It is this attention to friendship and the feelings of others that many say is Thomas' greatest trait. People love her almost as much as they love to talk about her. Cahn tells stories of Thomas bringing food to sick friends and being the friend on whom he can always count. She was the most consistent letter writer to Cahn when he was in Honduras last summer. She sent him an article she ripped out of an in-flight magazine that was about a woman who worked in Honduras--it had nothing to do with anything else Cahn was doing--and sent it to him, saying it reminded her of him.

Thomas loves to make her friends happy, whether it's by cracking a joke or making them a great drink. Over Spring Break this year, Thomas, who doesn't drink alcohol, was the official frozen drink maker for a group of friends who vacationed together in Puerto Rico. At first she made the typical concoction of strawberries, ice and vodka, but as the night wore on, the ingredients became more and more bizarre: peanut butter, milk, a strange vegetable paella she found in the refrigerator and then finally a leftover chicken dish with olives, tomatoes and cheese. How did she get her friends to drink this stuff? They were drunk and believed what she said: "I told them, 'It's my secret sauce, secret recipe, private blend.' They drank it. And it smelled atrocious." And she laughs again.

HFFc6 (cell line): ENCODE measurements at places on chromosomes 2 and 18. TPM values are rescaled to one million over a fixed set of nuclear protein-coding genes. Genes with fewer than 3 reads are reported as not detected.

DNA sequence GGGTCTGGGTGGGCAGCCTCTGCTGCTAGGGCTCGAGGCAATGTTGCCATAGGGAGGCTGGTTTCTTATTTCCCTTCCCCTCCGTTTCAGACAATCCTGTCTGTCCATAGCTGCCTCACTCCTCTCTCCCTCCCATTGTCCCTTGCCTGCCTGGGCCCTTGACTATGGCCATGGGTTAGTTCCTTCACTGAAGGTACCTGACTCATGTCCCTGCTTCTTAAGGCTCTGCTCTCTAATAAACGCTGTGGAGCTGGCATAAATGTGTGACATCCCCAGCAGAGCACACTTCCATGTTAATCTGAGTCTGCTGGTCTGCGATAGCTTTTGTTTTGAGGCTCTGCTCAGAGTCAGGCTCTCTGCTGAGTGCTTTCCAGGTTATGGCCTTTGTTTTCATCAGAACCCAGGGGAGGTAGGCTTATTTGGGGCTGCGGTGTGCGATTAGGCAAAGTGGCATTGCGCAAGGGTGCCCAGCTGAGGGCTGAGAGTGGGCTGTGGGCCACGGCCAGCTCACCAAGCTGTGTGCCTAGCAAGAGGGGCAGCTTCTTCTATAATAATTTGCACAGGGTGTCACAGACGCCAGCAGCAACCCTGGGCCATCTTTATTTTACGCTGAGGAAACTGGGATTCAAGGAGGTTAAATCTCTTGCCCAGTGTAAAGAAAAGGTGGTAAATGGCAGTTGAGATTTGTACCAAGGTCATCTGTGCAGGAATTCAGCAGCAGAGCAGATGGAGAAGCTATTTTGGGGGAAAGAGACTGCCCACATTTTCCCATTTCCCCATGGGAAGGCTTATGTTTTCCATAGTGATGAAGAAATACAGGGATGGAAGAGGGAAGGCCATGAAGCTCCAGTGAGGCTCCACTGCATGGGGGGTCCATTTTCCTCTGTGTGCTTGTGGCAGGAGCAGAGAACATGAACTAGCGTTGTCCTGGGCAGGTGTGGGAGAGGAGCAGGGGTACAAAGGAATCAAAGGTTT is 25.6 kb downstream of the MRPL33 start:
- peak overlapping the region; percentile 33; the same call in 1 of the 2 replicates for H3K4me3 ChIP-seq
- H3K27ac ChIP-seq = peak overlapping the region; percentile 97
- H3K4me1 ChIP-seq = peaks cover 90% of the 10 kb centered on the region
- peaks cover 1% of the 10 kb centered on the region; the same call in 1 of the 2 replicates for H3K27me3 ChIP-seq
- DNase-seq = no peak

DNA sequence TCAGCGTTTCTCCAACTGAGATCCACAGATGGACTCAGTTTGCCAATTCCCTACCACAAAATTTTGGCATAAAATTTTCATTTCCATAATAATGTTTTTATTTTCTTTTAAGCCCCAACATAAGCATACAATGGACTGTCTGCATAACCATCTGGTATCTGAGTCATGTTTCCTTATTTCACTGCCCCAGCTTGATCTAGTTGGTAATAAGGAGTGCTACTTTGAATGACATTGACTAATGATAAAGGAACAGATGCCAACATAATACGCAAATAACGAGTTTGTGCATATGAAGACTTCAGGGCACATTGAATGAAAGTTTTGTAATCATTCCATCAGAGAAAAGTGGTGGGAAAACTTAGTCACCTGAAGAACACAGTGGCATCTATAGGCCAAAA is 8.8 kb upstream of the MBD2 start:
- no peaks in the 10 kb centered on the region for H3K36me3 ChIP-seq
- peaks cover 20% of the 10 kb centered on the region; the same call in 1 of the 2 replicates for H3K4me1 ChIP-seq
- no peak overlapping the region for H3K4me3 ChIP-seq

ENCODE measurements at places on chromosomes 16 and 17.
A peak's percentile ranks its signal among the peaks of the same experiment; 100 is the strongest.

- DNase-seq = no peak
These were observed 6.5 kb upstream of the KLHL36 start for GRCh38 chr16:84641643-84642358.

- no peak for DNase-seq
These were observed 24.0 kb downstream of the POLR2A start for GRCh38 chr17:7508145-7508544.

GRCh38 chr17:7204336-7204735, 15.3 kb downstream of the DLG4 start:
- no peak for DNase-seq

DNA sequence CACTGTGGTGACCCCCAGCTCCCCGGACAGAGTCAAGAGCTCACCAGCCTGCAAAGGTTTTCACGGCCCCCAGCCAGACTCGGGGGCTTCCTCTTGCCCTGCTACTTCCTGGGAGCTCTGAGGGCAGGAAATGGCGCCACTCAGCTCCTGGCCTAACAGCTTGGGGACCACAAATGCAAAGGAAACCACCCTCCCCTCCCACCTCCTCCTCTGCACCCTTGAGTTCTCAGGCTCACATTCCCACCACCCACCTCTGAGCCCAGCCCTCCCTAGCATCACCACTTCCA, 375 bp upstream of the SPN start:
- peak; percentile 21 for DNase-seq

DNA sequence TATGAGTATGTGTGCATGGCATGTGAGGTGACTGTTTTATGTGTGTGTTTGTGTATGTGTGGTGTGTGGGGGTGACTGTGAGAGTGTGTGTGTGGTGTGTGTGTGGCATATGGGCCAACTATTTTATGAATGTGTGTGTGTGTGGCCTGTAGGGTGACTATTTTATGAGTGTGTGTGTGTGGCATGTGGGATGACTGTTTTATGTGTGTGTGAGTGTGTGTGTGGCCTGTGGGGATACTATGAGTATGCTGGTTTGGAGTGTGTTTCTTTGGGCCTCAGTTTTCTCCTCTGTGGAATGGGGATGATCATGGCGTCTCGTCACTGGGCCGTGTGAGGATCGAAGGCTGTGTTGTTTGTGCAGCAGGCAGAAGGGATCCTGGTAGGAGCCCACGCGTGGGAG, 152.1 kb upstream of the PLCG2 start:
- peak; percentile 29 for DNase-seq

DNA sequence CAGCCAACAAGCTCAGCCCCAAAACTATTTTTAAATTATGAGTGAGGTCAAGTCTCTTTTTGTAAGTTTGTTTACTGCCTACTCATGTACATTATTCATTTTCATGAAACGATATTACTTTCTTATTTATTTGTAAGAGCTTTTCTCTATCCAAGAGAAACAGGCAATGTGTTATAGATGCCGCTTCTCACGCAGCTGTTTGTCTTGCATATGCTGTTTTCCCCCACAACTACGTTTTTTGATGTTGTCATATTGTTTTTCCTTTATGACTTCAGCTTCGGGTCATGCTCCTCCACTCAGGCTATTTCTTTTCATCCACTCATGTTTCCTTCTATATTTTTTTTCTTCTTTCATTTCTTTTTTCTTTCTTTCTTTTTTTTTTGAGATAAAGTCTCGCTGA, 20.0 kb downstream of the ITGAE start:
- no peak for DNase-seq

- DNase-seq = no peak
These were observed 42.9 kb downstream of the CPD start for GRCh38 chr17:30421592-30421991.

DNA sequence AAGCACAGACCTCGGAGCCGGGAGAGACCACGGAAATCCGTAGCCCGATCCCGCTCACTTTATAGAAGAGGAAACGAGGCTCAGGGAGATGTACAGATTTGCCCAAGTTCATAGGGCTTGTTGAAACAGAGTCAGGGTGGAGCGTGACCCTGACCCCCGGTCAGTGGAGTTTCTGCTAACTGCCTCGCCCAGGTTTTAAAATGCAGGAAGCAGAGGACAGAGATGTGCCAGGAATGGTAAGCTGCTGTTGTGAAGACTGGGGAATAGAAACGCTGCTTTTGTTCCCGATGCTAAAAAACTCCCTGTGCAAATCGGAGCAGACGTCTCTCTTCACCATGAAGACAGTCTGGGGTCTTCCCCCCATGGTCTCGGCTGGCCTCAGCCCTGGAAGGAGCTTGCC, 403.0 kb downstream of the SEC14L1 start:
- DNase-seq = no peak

It's stories like these (and others that wouldn't be appropriate to print) that have made Thomas famous at Harvard. She seems surprised that she has become someone that people talk about, but she also admits it's true. "Half the people think I'm a lesbian, half the people think I'm Ty Sheppard's girlfriend, and the other half think I'm really the Beaver Girl." In "The Real Class of '96" (a parody of the short-lived Fox drama "The Class Of '96," which she refers to as "the best idea that Paul D. Cabana '96 ever had"), Thomas played a number of roles, including a cause-obsessed Save the Beaver Girl. But fame has its price, as any celebrity will tell you. Thomas complains that because she has such a high profile, "not very many people know me really well."

Like being such a well-known personality, for all its obvious positive aspects, going to Harvard has its drawbacks. That Thomas knows well. She's had her fair share of terrible academic experiences ("Especially in the sciences...I actually had a TF who didn't speak any English at all.") She says the best part of her Harvard experience has definitely been the people she has met, the amazing, brilliant, interesting people that "you can talk to until four or five in the morning about anything."

Thomas is not sure what she is will do after graduation. "There are options," she says. She may return to Uganda, where she spent last summer as a member of the French "Doctors Without Borders" program

She may also stay in Cambridge (or go back to Maryland) and find a job that has nothing to do with medicine in order to see if she really wants to be a doctor, something for which she has been preparing for the past four years.

Whatever she decides to do, it is clear Abim Thomas will make her presence known.CrimsonGabriel B. Eber